Amid fluctuating mortgage rates and inflationary pressures of recent years, owning a home in the GTA can sometimes feel like an uphill battle.

However, one significant advantage remains: the ability to tap into your home’s equity.

Whether you're looking to invest in more real estate, assist a family member, pay off high-interest debt, or renovate your home, there are several ways to leverage this valuable asset. Among the options is a relatively new model available to Greater Toronto Area homeowners: the Home Equity Sharing Agreement (HESA).

The debut of a HESA in the GTA is timely, no doubt, given that homeowners sometimes find themselves house-rich but, frustratingly, cash-poor.

Beyond HESAs, Canadian homeowners have Home Equity Lines of Credit (HELOCs) and reverse mortgages available to them. But these options aren’t one-size-fits-all. As such, it’s critical to understand what exactly these different ways to access your home’s equity are, and what they involve for the homeowner.

Understanding Your Options

Home Equity Line of Credit (HELOC)

A HELOC is one of the most common methods for accessing home equity. This form of revolving credit allows you to borrow money, repay it, and borrow again, up to a certain limit. The credit limit on a HELOC is 65% of your home’s purchase price or market value or, when combined with a mortgage, can be up to 80%.

“It works as a loan,” says Shael Weinreb, CEO and Founder of The Home Equity Partners. Homeowners must qualify based on several variables, including credit score, income, and existing debt levels. Monthly interest payments are required, which can be a burden for those with limited disposable income.

Alicia Pedicelli, Chief Revenue Officer at The Home Equity Partners, cautions that a HELOC uses a variable interest rate, so it can fluctuate heavily, the borrower’s home serves as collateral and — like a credit card — large balances can be incurred quickly.

Reverse Mortgage

A reverse mortgage allows homeowners aged 55 or older to borrow up to 55% of their home’s value, provided the property is their primary residence. One advantage of a reverse mortgage is that it doesn't require monthly payments. Instead, the loan amount, along with accrued interest, is repaid when the homeowner sells the home, moves out permanently, or passes away.

Pedicelli notes that while reverse mortgages do offer flexibility, they also erode home equity over time.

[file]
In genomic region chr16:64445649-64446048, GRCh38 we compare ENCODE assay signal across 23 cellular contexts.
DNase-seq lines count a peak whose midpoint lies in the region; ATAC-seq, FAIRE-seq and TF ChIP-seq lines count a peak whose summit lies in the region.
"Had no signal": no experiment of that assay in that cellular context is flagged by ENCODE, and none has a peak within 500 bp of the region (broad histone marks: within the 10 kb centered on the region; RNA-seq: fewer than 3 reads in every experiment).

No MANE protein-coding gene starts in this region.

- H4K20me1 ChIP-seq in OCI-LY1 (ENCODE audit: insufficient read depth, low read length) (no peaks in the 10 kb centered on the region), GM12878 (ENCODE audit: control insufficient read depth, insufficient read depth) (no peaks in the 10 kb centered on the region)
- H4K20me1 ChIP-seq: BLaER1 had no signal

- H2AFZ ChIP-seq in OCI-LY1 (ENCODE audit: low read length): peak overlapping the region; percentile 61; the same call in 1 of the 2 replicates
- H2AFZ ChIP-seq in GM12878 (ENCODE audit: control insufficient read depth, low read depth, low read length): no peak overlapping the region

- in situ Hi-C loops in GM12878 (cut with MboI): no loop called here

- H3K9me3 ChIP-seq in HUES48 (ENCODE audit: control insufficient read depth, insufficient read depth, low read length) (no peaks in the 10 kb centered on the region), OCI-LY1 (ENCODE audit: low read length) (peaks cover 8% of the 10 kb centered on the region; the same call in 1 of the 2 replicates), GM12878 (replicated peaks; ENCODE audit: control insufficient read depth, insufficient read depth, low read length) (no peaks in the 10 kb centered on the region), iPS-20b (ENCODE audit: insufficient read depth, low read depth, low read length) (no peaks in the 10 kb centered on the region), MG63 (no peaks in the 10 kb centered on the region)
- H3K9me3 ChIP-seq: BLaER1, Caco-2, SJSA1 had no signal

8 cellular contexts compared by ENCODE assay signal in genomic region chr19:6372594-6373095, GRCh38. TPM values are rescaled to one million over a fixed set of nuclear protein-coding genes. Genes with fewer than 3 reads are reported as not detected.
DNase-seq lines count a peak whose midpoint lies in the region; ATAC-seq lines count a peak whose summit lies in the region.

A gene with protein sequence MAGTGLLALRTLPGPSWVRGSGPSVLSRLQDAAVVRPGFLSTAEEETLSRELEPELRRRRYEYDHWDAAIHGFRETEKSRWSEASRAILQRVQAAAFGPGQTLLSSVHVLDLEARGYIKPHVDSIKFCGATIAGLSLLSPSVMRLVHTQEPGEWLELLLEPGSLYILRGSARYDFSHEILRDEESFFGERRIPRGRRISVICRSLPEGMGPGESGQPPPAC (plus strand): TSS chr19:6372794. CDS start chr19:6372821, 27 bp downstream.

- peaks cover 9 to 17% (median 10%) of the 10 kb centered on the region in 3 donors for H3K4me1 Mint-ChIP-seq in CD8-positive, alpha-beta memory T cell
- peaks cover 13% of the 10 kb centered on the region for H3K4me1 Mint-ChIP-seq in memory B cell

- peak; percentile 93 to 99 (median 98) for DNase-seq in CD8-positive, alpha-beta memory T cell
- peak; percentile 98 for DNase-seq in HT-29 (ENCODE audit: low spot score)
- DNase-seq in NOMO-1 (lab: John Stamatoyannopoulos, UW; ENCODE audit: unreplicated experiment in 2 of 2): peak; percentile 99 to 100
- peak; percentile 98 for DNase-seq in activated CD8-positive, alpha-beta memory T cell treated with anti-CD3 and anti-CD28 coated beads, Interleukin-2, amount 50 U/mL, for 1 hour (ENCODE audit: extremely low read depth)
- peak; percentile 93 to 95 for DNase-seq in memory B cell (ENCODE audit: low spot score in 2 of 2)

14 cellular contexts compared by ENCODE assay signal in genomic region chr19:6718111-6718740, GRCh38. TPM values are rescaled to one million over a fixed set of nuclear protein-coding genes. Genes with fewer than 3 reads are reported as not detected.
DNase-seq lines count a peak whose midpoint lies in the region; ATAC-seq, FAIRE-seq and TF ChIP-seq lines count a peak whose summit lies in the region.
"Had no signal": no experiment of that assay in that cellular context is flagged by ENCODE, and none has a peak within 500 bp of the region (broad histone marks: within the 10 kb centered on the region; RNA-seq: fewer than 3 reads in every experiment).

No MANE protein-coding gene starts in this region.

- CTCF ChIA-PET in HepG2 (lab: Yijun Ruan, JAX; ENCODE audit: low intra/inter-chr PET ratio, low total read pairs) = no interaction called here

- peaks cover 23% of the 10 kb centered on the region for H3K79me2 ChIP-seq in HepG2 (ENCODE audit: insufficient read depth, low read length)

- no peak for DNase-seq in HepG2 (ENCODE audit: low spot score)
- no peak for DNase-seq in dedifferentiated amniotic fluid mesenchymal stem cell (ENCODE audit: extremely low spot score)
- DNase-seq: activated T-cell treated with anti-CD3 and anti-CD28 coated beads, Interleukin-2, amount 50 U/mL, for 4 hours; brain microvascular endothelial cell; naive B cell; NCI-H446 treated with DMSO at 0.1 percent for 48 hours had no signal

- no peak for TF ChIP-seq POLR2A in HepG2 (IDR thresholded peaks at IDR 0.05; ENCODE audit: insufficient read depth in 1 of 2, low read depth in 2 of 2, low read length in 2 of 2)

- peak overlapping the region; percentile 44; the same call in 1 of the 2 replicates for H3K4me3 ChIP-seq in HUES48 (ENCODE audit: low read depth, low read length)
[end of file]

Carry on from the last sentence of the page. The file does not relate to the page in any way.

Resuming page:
Further, Weinreb explains that “Interest costs accrue over the lifetime of the loan, meaning the amount owed builds over time." This can significantly reduce the homeowner's equity, leaving less for their heirs.

Moreover, if there’s an existing mortgage, the reverse mortgage lender will pay it off and become the primary mortgage provider — often at a higher interest rate, and with substantial fees.

Home Equity Sharing Agreement (HESA)

Introduced recently to the GTA, the Home Equity Sharing Agreement (HESA) model offers a novel approach to accessing home equity. This model, flourishing in the US since the early 2000s, allows homeowners to access 5% to 17.5% of their home's appraised value without incurring high-interest debt or monthly payments.

In May, The Home Equity Partners launched their HESA model in the GTA. Unlike HELOCs and reverse mortgages, qualifying for a HESA is relatively straightforward. Weinreb says that The Home Equity Partners adopt a holistic approach when assessing applications, considering factors beyond just credit scores.

With a HESA, there is no expectation of repayment for up to 10 years, and homeowners do not owe any interest during this period. “We don't touch any of your existing equity; that’s all yours. We focus on future appreciation, if any, in your home, and we participate in that instead," Weinreb says.

However, homeowners must have at least 30% equity in their home, and they can only access between 5% and 17.5% of the home's appraised value, which is less than what's available via a reverse mortgage.

READ: Newly Launched Financing Model Makes It Easier To Access Your Home Equity

Getting Personal: Which Option Will Work For You?

Determining the best option for your needs depends on your financial situation, and your future plans.

A HESA can be particularly beneficial for seniors approaching retirement, who wish to unlock their home equity without selling or downsizing. It’s also a valuable solution for those facing unexpected health issues, allowing them to access funds without monthly repayment burdens.

Pedicelli advises that homeowners consider how long they plan to stay in their homes before committing to a HESA. “Our term is 10 years, and they can exit at any time. However, if they exit within the first three years and their home has decreased in value, we do not share in the depreciation,” she explains.

Image: The Home Equity Partners

For those needing financial flexibility while protecting their home equity, a HESA can be an excellent choice. To learn more about whether a HESA is right for you, visit The Home Equity Partners.

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This article was produced in partnership with STOREYS Custom Studio.